You know her and you've seen her in action. From Audrey Hepburn as Holly Golightly in Breakfast at Tiffany's to Kate Hudson's ethereal groupie Penny Lane in Almost Famous and Natalie Portman's character in Garden State, she is there with her zany outfits, upbeat personality and irresistible cuteness. She's the Manic Pixie Dream Girl and film critic Nathan Rabin recently coined the term to describe this particular subgenre of cinematic female who is adorable, giggly and apparently loved by brooding men. In an interview on NPR he said of the MPDG, "they don't live lives, they don't have careers. They just frolick and have fun."
Rabin goes on further to assert that these young women (yes, they are always young and always women) primarily exist to enliven the protagonist, inspire him to action and help him along with a wink and smile rather than persuing her own interests. She is the classic muse, free of complication or depth. Generally, the viewer either falls head-over-heels in love with the girl or spends the remainder of the film plotting her demise.
My first reaction to hearing the NPR story was relief - finally there was a name for my extreme dislike of every character Kirsten Dunst has played. Then, I began to think about if and how the Manic Pixie Dream Girls might really function in the world. Sooner or later, cuteness fades and government cheese is simply lousy for your complexion. Eventually even the white knight wants someone to take care of him and my guess is that MPDGs can't cook.
There are some variations on the theme. There's the MPDG with deep flaws like Parker Posey's alcoholic in Party Girl or Drew Barrymore's entire career (on screen and off). We have the reluctant MPDG such as Winona Ryder in Reality Bites who inspires two men and doesn't know what to do with herself. There may be a Manic Pixie Dream Guy like Duckie from Pretty in Pink or Jason Schwartzman's Max Fischer in Rushmore.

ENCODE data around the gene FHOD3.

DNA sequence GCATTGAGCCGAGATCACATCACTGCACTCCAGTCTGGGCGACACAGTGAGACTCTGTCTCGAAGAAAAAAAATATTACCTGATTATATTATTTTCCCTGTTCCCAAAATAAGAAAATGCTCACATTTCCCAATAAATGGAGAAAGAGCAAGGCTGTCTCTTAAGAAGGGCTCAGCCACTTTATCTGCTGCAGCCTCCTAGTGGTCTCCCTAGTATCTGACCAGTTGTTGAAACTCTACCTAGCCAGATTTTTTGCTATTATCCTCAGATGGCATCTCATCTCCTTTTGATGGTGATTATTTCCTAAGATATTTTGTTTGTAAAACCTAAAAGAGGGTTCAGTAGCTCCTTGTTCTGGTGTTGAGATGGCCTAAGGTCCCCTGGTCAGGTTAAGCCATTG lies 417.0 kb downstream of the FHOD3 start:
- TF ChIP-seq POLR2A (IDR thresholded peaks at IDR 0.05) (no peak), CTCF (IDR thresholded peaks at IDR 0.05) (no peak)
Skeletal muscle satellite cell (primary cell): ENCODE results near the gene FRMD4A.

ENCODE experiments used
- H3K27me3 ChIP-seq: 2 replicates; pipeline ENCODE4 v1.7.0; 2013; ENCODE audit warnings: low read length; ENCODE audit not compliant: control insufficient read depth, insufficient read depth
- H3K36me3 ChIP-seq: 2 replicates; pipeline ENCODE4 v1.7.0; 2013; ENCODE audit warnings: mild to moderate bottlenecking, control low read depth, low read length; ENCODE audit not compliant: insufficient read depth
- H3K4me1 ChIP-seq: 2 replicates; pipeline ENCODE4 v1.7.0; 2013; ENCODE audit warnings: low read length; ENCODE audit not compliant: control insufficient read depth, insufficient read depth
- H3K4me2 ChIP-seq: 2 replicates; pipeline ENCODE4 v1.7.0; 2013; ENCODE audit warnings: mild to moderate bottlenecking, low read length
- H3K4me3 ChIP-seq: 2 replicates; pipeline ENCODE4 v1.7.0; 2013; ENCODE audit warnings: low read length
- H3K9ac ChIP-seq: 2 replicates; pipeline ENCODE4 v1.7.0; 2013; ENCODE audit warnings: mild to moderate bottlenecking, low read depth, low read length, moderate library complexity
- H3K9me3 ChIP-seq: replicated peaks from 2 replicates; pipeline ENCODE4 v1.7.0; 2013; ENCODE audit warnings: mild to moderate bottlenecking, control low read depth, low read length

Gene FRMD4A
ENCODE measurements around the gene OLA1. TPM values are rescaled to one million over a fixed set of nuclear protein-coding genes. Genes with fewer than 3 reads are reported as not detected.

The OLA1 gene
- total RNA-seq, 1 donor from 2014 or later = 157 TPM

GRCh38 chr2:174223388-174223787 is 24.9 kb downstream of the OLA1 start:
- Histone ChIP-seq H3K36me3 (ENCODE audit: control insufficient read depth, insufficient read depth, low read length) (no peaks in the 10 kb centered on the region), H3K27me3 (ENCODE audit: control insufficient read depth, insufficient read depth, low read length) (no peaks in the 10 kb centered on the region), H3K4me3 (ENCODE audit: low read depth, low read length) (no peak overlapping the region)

As someone who would rarely be described as flighty, bubbly or fragile, I scoured my DVD collection and my Netflix queue for evidence of a counterpoint to the MPDG and I think I found her. She's Annie Savoy in Bull Durham. She's Barbara Bel Geddes as Midge in Vertigo. She's Frances McDormand or Janeane Garofalo in just about anything. She may not always get the guy or inspire a sonnet, but she frequently gets the last line. She is disarmingly real, multifaceted, unafraid of her own intelligence and confidence in her sexuality as a woman not a girl. At the end of the day, she doesn't even need an epithet to describe her. It's just not her style.
Though they sometimes irritate us, they inherently exist to endear us, which makes the MPDG incredibly hard to resist. Maybe it's because I relate more to the film's lead male who is a fellow writer, but I really enjoy watching Kate Hudson in Almost Famous. Not necessarily my all-time fave, but also never annoying. So who gets your vote for favorite Manic Pixie Dream Girl?